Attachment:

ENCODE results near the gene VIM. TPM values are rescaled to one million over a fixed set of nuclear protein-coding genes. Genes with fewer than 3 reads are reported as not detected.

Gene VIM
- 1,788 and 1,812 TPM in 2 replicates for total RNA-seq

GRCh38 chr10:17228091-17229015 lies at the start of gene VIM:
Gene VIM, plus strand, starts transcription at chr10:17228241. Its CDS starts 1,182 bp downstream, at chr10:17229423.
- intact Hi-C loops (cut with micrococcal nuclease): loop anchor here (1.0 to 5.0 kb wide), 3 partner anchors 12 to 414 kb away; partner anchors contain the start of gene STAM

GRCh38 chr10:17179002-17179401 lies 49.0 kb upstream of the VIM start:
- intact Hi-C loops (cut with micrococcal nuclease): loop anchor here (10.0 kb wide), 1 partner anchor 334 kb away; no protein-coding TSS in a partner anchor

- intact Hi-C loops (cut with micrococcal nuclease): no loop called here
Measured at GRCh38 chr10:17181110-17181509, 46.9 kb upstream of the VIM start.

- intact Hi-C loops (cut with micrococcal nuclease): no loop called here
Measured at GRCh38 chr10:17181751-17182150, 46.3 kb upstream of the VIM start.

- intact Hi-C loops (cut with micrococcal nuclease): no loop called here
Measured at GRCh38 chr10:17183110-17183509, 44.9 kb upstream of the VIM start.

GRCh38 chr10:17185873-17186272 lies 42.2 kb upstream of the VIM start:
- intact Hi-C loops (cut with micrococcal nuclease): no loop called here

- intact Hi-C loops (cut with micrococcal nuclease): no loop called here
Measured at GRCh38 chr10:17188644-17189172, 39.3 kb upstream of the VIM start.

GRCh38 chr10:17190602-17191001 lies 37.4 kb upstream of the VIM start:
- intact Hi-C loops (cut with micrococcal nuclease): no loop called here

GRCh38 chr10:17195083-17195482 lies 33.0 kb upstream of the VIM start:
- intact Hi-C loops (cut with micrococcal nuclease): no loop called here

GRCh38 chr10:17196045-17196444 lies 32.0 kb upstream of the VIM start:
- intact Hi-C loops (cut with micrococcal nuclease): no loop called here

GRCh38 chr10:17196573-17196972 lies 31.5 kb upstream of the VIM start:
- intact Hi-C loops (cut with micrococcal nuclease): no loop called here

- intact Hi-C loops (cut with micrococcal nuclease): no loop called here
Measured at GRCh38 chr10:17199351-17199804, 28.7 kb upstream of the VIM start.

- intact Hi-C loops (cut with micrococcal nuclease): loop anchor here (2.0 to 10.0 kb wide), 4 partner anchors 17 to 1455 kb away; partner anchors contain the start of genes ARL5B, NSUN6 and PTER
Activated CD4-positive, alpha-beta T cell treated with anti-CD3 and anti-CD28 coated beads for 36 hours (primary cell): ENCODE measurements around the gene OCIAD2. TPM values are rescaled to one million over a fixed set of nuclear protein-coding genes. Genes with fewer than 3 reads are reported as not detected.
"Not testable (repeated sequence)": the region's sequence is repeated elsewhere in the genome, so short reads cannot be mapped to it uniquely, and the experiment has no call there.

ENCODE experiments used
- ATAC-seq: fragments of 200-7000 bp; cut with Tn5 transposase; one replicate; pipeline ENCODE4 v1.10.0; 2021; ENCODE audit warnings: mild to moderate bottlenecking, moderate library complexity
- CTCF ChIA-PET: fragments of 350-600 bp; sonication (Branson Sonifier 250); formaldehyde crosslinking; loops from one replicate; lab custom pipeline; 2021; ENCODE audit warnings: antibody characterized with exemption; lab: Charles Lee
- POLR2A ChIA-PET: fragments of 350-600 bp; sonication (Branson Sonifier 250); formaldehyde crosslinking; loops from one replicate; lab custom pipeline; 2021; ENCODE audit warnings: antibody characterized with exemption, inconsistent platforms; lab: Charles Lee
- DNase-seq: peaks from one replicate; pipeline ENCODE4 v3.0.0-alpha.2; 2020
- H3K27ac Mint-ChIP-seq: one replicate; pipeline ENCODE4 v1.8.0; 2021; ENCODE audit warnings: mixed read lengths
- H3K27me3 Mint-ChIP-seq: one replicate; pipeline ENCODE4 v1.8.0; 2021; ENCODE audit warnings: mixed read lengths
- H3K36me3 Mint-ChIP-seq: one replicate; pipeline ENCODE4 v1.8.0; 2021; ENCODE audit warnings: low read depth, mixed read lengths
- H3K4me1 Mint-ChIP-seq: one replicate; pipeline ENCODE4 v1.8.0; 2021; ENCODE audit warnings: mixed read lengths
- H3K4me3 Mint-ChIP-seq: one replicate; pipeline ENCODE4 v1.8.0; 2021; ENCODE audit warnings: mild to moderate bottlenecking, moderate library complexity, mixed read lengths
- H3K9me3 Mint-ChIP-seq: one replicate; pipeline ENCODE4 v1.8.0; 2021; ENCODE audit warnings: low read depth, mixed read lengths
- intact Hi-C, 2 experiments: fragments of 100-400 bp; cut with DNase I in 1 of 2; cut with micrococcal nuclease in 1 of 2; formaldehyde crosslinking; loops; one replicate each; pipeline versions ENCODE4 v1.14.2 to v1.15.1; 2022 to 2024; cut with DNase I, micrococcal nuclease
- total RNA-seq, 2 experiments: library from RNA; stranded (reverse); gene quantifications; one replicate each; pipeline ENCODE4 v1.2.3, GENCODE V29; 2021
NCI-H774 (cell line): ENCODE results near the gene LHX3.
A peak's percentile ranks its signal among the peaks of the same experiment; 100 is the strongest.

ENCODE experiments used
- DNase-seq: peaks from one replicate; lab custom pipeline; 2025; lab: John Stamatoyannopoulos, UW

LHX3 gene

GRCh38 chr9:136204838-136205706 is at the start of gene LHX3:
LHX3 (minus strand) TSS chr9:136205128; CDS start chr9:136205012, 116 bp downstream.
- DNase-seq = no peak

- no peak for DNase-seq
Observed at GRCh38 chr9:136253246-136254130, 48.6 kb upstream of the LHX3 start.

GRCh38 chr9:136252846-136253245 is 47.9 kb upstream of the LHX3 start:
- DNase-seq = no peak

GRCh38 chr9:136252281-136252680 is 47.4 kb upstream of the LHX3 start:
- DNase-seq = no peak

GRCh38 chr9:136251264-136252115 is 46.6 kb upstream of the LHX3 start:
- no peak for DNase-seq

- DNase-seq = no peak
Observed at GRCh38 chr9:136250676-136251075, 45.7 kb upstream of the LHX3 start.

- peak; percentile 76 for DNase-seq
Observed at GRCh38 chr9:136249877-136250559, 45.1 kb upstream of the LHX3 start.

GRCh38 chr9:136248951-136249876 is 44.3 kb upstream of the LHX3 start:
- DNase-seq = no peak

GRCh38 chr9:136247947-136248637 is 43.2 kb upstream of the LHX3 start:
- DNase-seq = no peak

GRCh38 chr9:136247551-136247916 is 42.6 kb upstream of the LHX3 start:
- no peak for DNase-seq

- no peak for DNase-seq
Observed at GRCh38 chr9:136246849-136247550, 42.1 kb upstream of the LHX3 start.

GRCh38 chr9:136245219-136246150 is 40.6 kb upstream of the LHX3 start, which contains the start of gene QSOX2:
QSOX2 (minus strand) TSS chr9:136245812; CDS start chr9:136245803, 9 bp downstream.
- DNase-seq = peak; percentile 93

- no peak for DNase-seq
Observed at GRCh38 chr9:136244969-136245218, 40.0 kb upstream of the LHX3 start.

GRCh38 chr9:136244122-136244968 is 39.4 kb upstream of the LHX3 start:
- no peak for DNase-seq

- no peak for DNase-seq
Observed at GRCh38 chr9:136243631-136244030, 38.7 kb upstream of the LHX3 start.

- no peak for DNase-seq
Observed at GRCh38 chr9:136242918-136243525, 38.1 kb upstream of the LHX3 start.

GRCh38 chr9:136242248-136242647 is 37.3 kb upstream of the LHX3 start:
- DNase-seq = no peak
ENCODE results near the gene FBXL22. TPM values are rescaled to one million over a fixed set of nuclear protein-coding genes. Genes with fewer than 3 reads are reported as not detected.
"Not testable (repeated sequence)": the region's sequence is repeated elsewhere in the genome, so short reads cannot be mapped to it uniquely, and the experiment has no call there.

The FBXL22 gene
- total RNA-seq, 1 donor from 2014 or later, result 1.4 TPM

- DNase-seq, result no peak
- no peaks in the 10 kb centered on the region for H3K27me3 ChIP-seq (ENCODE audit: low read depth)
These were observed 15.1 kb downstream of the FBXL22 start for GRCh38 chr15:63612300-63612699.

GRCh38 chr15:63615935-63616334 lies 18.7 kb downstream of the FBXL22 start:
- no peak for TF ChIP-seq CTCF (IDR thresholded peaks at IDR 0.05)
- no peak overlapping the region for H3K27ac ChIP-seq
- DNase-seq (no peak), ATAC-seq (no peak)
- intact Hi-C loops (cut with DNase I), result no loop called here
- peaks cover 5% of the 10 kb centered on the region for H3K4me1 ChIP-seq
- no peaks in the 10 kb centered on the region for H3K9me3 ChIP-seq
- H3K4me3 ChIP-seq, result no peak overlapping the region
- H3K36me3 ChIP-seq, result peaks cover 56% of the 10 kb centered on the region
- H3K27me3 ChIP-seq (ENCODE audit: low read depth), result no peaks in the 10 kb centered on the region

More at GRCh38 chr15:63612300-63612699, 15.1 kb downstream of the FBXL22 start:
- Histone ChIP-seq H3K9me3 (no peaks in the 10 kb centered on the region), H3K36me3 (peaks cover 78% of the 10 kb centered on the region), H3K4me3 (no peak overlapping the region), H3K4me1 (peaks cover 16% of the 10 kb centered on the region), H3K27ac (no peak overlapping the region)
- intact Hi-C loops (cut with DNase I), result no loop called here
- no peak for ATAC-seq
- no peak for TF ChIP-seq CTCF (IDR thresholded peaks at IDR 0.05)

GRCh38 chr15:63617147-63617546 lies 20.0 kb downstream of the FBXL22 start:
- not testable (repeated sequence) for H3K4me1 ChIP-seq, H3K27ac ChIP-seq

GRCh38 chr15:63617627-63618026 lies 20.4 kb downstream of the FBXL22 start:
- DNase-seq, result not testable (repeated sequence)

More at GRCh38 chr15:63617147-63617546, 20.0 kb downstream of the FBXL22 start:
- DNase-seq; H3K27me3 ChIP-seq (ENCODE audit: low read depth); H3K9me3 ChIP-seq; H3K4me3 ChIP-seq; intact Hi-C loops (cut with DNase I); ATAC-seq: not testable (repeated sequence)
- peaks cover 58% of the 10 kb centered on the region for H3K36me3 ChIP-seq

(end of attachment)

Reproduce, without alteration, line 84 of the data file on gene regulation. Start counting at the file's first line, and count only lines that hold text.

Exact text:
GRCh38 chr9:136242248-136242647 is 37.3 kb upstream of the LHX3 start: